Located about seven hours from Dhaka, these must be some of the most inhospitable habitats anywhere and consequently life expectancy for the forgotten people is only late 40s. In the rains, the islands shrink to slips of land with a few banana trees, with inhabitants and their livestock often forced to rooftops to survive the floods. In the heat of summer, the walks to the villages are often as long as three kilometers from the river through unforgiving sand.

An estimated 4 million nomadic people inhabit the 200 islands woven through the Brahmaputra river where land flattens toward the Bay of Bengal. The sand dwellers migrate from one island to another as much as 50 times in a lifetime, carrying with them their tin houses in the floods.

Climate change is clearly felt in Bangladesh’s distant northern and equally distant southern regions, where Friendship is almost alone among NGOs in working. Government reach here is also limited, Khan says. The people used to at least have certainty about the weather patterns but now the rains and droughts are harder to predict and more extreme, she says.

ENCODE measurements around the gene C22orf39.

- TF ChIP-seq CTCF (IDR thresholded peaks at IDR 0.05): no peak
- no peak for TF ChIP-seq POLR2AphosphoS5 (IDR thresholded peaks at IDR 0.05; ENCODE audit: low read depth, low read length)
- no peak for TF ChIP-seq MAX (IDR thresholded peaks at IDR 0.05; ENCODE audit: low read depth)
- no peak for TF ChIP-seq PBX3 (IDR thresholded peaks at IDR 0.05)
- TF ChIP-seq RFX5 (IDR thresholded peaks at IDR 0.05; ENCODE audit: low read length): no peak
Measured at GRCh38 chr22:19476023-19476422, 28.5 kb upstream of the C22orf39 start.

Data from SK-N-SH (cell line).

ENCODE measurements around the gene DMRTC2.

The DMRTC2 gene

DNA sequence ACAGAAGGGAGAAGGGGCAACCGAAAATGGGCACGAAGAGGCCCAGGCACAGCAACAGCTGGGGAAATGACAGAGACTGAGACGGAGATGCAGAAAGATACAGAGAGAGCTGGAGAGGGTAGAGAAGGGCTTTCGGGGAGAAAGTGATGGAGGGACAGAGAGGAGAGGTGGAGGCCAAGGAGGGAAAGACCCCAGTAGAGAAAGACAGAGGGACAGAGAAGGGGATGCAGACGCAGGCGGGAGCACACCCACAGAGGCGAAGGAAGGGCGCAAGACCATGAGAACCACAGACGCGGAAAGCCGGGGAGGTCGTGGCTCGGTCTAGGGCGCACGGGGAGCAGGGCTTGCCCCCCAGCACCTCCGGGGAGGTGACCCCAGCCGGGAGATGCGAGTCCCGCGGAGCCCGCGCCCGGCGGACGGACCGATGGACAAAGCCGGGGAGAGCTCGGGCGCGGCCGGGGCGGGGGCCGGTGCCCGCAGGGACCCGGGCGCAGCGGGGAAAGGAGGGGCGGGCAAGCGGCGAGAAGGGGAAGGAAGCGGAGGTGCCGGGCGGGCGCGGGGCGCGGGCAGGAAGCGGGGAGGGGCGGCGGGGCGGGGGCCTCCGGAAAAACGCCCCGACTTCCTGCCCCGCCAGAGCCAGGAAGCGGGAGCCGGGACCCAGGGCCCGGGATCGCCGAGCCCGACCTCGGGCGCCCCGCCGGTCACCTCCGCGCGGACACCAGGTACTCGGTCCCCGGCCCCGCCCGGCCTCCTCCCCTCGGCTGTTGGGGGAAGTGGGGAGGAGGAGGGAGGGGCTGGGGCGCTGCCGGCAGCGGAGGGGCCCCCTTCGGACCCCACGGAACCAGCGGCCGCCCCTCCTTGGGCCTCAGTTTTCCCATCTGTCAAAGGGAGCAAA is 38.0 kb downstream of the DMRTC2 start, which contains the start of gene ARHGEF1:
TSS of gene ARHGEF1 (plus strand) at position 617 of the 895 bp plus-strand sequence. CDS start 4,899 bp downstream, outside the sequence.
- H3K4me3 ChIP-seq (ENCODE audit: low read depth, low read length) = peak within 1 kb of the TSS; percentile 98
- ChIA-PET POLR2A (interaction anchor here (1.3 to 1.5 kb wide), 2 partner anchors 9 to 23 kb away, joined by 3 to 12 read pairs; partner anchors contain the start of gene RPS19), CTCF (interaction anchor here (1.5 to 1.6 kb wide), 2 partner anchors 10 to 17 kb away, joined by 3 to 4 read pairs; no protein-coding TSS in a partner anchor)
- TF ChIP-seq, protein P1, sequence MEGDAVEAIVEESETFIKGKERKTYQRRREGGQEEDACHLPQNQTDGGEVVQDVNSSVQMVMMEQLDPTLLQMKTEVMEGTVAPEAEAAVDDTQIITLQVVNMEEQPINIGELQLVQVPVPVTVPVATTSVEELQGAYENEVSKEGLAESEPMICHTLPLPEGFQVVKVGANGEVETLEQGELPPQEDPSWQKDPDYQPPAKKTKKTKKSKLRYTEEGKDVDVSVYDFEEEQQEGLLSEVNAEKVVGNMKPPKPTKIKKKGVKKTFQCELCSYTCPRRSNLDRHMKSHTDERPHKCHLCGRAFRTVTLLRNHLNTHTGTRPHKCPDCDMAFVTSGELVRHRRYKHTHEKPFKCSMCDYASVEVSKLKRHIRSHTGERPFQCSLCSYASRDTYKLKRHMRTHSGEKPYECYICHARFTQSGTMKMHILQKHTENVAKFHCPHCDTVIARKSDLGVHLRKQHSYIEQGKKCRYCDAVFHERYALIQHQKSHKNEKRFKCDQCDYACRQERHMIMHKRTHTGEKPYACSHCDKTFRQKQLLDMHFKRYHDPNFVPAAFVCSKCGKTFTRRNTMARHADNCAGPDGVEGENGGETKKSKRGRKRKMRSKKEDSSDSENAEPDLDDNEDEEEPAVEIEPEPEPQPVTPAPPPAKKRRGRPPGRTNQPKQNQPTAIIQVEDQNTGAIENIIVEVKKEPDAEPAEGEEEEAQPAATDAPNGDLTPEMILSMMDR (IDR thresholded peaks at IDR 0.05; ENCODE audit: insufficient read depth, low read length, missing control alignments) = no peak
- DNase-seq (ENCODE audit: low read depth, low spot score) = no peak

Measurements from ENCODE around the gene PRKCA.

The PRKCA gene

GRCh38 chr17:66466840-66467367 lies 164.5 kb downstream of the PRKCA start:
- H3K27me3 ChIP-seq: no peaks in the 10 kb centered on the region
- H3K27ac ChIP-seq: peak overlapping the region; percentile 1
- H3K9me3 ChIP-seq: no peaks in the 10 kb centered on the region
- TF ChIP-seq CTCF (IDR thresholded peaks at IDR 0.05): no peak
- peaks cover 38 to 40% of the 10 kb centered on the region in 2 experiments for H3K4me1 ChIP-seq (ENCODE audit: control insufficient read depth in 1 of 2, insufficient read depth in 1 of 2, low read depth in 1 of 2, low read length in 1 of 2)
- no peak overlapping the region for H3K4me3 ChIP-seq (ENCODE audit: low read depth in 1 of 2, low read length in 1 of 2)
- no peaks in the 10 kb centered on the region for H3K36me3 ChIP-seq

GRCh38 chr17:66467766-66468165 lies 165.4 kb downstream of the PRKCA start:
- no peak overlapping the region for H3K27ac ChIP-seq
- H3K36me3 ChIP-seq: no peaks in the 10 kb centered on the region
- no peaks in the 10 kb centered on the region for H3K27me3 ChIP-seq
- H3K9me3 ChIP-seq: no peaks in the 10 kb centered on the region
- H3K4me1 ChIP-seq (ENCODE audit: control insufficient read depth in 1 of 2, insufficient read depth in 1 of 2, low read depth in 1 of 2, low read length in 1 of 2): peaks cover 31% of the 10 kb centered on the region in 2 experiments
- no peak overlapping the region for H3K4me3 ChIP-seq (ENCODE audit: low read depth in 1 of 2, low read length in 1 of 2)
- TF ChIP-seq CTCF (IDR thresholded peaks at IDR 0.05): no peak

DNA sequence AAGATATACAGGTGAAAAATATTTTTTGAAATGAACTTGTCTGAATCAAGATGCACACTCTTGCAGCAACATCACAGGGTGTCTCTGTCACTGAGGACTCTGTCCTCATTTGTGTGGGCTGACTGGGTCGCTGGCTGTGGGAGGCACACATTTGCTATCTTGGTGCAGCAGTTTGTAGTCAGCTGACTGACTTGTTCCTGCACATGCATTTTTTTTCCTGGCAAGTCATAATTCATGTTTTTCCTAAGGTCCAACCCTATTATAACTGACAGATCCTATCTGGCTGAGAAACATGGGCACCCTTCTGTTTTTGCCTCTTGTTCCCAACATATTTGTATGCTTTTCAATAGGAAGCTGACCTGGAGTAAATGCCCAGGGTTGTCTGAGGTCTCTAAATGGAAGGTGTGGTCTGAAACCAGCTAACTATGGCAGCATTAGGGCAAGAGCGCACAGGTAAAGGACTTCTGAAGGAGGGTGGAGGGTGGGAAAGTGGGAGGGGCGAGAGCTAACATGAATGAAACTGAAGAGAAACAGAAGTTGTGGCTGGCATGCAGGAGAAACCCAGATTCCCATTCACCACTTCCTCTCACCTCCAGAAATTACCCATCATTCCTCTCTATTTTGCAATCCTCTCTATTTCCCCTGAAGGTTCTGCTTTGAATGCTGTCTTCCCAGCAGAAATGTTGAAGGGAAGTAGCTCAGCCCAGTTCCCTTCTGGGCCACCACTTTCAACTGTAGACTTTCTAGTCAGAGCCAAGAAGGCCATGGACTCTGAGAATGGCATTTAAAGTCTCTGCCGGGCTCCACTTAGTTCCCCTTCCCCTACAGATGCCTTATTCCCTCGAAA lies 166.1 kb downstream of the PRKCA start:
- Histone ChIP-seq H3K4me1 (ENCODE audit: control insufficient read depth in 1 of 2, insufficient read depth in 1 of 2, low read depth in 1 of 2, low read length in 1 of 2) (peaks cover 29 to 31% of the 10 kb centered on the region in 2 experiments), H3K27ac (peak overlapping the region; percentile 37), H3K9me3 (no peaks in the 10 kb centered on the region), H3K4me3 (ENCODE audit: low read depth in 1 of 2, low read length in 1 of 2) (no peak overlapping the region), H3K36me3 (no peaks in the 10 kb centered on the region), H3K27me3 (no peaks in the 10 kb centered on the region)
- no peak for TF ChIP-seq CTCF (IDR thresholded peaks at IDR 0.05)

Friendship started its work more than ten years ago providing health care to the communities on a specially outfitted hospital barge, brought from France by Khan’s now husband, French sailor Yves Marre.  Now two hospital ships and an ambulance boat ply the Brahmauptra spending a month or two in each location, offering primary care at about US 10 cents for men, 5-7 cents for women and children as well as affordable basic surgery to the region’s weather-beaten inhabitants.

From medical care, Friendship has extended into education, (both for children and adults), livelihood and vocational support, working closely with communities to help them meet all their needs. With a staff of around 350, a complex schedule of foreign doctors and other medical professionals who fly in for specialized care, Friendship works with an estimated 40-50,000 people previously served mostly by microfinance providers, who often prayed on the extreme poverty.